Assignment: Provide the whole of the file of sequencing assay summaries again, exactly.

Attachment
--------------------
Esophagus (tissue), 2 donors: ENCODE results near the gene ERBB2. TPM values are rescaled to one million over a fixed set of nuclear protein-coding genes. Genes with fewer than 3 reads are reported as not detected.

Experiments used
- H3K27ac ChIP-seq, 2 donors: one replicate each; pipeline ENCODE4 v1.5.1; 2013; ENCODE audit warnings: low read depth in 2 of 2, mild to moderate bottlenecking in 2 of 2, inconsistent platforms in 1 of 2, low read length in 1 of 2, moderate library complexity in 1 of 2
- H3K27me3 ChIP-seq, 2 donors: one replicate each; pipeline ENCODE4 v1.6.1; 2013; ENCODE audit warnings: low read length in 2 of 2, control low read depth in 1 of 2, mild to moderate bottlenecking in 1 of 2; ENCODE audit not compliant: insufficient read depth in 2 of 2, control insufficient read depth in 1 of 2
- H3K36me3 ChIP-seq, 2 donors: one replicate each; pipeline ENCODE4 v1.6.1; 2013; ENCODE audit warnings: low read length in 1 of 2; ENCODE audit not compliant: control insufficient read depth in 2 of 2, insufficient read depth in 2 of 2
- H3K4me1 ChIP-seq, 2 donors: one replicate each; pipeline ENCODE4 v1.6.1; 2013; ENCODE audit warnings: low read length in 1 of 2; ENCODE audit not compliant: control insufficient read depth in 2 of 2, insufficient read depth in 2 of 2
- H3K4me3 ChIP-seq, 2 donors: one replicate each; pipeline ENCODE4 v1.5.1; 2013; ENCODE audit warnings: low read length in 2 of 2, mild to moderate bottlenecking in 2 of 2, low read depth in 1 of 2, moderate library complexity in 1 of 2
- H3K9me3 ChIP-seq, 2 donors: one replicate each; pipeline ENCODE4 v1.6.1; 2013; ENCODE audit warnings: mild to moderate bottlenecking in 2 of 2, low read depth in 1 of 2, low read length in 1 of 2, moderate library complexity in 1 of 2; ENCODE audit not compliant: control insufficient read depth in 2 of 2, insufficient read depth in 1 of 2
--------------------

Esophagus (tissue), 2 donors: ENCODE results near the gene ERBB2. TPM values are rescaled to one million over a fixed set of nuclear protein-coding genes. Genes with fewer than 3 reads are reported as not detected.

Experiments used
- H3K27ac ChIP-seq, 2 donors: one replicate each; pipeline ENCODE4 v1.5.1; 2013; ENCODE audit warnings: low read depth in 2 of 2, mild to moderate bottlenecking in 2 of 2, inconsistent platforms in 1 of 2, low read length in 1 of 2, moderate library complexity in 1 of 2
- H3K27me3 ChIP-seq, 2 donors: one replicate each; pipeline ENCODE4 v1.6.1; 2013; ENCODE audit warnings: low read length in 2 of 2, control low read depth in 1 of 2, mild to moderate bottlenecking in 1 of 2; ENCODE audit not compliant: insufficient read depth in 2 of 2, control insufficient read depth in 1 of 2
- H3K36me3 ChIP-seq, 2 donors: one replicate each; pipeline ENCODE4 v1.6.1; 2013; ENCODE audit warnings: low read length in 1 of 2; ENCODE audit not compliant: control insufficient read depth in 2 of 2, insufficient read depth in 2 of 2
- H3K4me1 ChIP-seq, 2 donors: one replicate each; pipeline ENCODE4 v1.6.1; 2013; ENCODE audit warnings: low read length in 1 of 2; ENCODE audit not compliant: control insufficient read depth in 2 of 2, insufficient read depth in 2 of 2
- H3K4me3 ChIP-seq, 2 donors: one replicate each; pipeline ENCODE4 v1.5.1; 2013; ENCODE audit warnings: low read length in 2 of 2, mild to moderate bottlenecking in 2 of 2, low read depth in 1 of 2, moderate library complexity in 1 of 2
- H3K9me3 ChIP-seq, 2 donors: one replicate each; pipeline ENCODE4 v1.6.1; 2013; ENCODE audit warnings: mild to moderate bottlenecking in 2 of 2, low read depth in 1 of 2, low read length in 1 of 2, moderate library complexity in 1 of 2; ENCODE audit not compliant: control insufficient read depth in 2 of 2, insufficient read depth in 1 of 2